Palmer’s Meat and Sausage fights to stay open

The state’s Board of Agriculture and Conservation (BAC) today Thursday heard public comments on a new proposal that could keep Palmer’s Mt. McKinley Meat and Sausage open.

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Todd Pettit raises bison at Little Pitchfork Ranch in Palmer (Photo by Ellen Lockyer, KSKA - Anchorage)
Todd Pettit raises bison at Little Pitchfork Ranch in Palmer (Photo by Ellen Lockyer, KSKA – Anchorage)

The state-subsidized meat packing plant faces closure at the end of June if the legislature does not approve funding for one more year, and local meat producers fear that if the plant shuts down, they will be out of business because Mt.McKinley is the only facility in Southcentral that can slaughter animals under USDA regulations.

One option the BAC is considering for saving the plant is privatization. The board is looking at a potential sale or lease arrangement for Mt. McKinley. Thursday, Todd Pettit, a bison producer from Palmer, told the BAC that his company, Denali Meat Company, is ready to offer a bid to operate the plant.

“We are very enthusiastic of working with every farmer in this state and every industry that has to do with the production of meat and the multiplier effect of what raising livestock in this industry can do for this state. This isn’t about one person running one set of animals through that plant, this is about state-wide industry expanding.”

The state has operated the plant since 1986. Last year, the legislature approved money to keep it in business for one more year. Pettit said that it is not likely the legislature will approve more funding, considering the state’s fiscal outlook.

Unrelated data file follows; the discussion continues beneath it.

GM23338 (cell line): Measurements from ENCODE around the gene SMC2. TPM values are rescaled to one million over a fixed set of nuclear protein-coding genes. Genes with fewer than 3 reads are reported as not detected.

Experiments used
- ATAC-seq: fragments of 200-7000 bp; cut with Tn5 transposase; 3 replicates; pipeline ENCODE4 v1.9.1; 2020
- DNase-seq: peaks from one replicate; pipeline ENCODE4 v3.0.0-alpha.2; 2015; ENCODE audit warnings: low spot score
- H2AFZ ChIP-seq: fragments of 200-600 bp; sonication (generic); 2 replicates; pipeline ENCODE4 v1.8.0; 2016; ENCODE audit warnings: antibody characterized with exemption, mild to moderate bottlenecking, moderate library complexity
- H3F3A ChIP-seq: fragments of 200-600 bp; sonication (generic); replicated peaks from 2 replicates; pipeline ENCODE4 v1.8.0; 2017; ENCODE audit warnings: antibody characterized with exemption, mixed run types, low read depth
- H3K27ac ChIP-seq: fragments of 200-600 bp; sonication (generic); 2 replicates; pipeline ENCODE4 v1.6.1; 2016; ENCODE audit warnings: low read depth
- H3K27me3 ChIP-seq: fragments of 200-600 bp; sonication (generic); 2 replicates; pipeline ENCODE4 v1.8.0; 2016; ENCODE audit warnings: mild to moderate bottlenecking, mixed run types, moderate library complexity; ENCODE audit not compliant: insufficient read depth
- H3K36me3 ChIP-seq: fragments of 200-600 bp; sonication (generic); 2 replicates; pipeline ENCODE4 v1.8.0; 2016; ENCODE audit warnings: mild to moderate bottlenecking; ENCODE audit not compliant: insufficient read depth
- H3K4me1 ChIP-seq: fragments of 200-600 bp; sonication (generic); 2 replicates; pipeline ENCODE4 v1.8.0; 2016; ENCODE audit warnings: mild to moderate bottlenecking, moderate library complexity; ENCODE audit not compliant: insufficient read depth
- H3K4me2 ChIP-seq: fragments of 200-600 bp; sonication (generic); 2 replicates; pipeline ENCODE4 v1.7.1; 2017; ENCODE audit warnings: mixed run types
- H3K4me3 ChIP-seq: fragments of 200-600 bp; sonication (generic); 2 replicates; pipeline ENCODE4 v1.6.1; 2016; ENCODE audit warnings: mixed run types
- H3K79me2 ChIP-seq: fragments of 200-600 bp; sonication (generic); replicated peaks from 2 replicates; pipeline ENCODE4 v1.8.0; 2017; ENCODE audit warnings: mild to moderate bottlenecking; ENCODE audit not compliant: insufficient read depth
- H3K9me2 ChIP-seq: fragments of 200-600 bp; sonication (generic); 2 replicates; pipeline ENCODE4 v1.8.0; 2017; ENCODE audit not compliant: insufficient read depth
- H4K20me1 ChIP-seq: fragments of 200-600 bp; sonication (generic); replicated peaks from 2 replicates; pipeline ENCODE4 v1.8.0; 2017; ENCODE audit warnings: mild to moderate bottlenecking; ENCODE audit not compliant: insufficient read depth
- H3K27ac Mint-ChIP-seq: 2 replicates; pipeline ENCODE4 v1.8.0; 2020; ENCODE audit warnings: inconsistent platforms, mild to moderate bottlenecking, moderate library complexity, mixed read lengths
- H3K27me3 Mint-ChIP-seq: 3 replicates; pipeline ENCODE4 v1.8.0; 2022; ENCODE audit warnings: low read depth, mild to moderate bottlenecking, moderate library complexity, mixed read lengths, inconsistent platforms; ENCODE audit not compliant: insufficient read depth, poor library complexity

“We want to ensure the fact that this plant goes from government to privatization in a smooth transition, without it shutting it down,” Pettit said. “So I am enthusiastic that the BAC is starting this process.”

State funds for operating the meat packing plant come from interest on Agricultural Revolving Loan Fund loans, not the state general fund.

Denali Meat Company is a new partnership among four Alaska producers. Pettit, processor Nate Burris, Ernie Dimond, a former slaughterhouse manager, and Terry Van Wye, [van WHY] a Kenny Lake pork producer.

APTI Reporter-Producer Ellen Lockyer started her radio career in the late 1980s, after a stint at bush Alaska weekly newspapers, the Copper Valley Views and the Cordova Times. When the Exxon Valdez ran aground in Prince William Sound, Valdez Public Radio station KCHU needed a reporter, and Ellen picked up the microphone.
Since then, she has literally traveled the length of the state, from Attu to Eagle and from Barrow to Juneau, covering Alaska stories on the ground for the AK show, Alaska News Nightly, the Alaska Morning News and for Anchorage public radio station, KSKA
elockyer (at) alaskapublic (dot) org  |  907.550.8446 | About Ellen

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